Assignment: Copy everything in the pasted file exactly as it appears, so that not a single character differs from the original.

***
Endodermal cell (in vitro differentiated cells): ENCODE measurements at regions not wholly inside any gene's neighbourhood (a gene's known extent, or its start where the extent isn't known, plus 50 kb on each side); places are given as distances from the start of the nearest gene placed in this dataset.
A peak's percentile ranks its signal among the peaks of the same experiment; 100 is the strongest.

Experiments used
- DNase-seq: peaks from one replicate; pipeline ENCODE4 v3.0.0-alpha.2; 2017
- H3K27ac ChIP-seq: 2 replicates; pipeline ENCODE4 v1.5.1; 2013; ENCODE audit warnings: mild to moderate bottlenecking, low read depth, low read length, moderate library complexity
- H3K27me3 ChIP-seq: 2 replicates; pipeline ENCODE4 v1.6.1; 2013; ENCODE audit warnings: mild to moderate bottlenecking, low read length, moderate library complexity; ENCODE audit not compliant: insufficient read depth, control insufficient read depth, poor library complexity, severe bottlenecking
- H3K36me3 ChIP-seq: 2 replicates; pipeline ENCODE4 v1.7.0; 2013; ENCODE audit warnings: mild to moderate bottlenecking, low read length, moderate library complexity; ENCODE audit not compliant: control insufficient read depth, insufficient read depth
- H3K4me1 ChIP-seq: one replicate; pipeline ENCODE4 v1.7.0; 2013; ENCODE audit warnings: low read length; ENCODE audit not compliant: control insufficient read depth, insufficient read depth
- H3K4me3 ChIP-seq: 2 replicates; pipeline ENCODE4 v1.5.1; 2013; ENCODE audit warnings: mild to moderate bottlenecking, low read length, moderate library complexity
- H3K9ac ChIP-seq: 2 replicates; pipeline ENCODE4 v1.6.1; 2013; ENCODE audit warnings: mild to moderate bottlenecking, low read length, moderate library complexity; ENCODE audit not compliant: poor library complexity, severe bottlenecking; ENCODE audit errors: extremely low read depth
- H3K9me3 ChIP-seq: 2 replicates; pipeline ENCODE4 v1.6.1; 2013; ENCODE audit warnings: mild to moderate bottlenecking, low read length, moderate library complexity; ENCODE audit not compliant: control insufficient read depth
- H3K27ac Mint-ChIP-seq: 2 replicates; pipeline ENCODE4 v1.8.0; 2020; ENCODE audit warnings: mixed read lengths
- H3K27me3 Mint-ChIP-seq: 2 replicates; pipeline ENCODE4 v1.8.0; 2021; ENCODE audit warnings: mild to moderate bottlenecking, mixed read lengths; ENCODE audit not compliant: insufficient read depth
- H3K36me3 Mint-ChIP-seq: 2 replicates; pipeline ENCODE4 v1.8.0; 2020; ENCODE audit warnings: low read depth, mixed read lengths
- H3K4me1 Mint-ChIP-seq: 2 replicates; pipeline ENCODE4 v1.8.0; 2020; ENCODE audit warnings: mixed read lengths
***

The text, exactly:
Endodermal cell (in vitro differentiated cells): ENCODE measurements at regions not wholly inside any gene's neighbourhood (a gene's known extent, or its start where the extent isn't known, plus 50 kb on each side); places are given as distances from the start of the nearest gene placed in this dataset.
A peak's percentile ranks its signal among the peaks of the same experiment; 100 is the strongest.

Experiments used
- DNase-seq: peaks from one replicate; pipeline ENCODE4 v3.0.0-alpha.2; 2017
- H3K27ac ChIP-seq: 2 replicates; pipeline ENCODE4 v1.5.1; 2013; ENCODE audit warnings: mild to moderate bottlenecking, low read depth, low read length, moderate library complexity
- H3K27me3 ChIP-seq: 2 replicates; pipeline ENCODE4 v1.6.1; 2013; ENCODE audit warnings: mild to moderate bottlenecking, low read length, moderate library complexity; ENCODE audit not compliant: insufficient read depth, control insufficient read depth, poor library complexity, severe bottlenecking
- H3K36me3 ChIP-seq: 2 replicates; pipeline ENCODE4 v1.7.0; 2013; ENCODE audit warnings: mild to moderate bottlenecking, low read length, moderate library complexity; ENCODE audit not compliant: control insufficient read depth, insufficient read depth
- H3K4me1 ChIP-seq: one replicate; pipeline ENCODE4 v1.7.0; 2013; ENCODE audit warnings: low read length; ENCODE audit not compliant: control insufficient read depth, insufficient read depth
- H3K4me3 ChIP-seq: 2 replicates; pipeline ENCODE4 v1.5.1; 2013; ENCODE audit warnings: mild to moderate bottlenecking, low read length, moderate library complexity
- H3K9ac ChIP-seq: 2 replicates; pipeline ENCODE4 v1.6.1; 2013; ENCODE audit warnings: mild to moderate bottlenecking, low read length, moderate library complexity; ENCODE audit not compliant: poor library complexity, severe bottlenecking; ENCODE audit errors: extremely low read depth
- H3K9me3 ChIP-seq: 2 replicates; pipeline ENCODE4 v1.6.1; 2013; ENCODE audit warnings: mild to moderate bottlenecking, low read length, moderate library complexity; ENCODE audit not compliant: control insufficient read depth
- H3K27ac Mint-ChIP-seq: 2 replicates; pipeline ENCODE4 v1.8.0; 2020; ENCODE audit warnings: mixed read lengths
- H3K27me3 Mint-ChIP-seq: 2 replicates; pipeline ENCODE4 v1.8.0; 2021; ENCODE audit warnings: mild to moderate bottlenecking, mixed read lengths; ENCODE audit not compliant: insufficient read depth
- H3K36me3 Mint-ChIP-seq: 2 replicates; pipeline ENCODE4 v1.8.0; 2020; ENCODE audit warnings: low read depth, mixed read lengths
- H3K4me1 Mint-ChIP-seq: 2 replicates; pipeline ENCODE4 v1.8.0; 2020; ENCODE audit warnings: mixed read lengths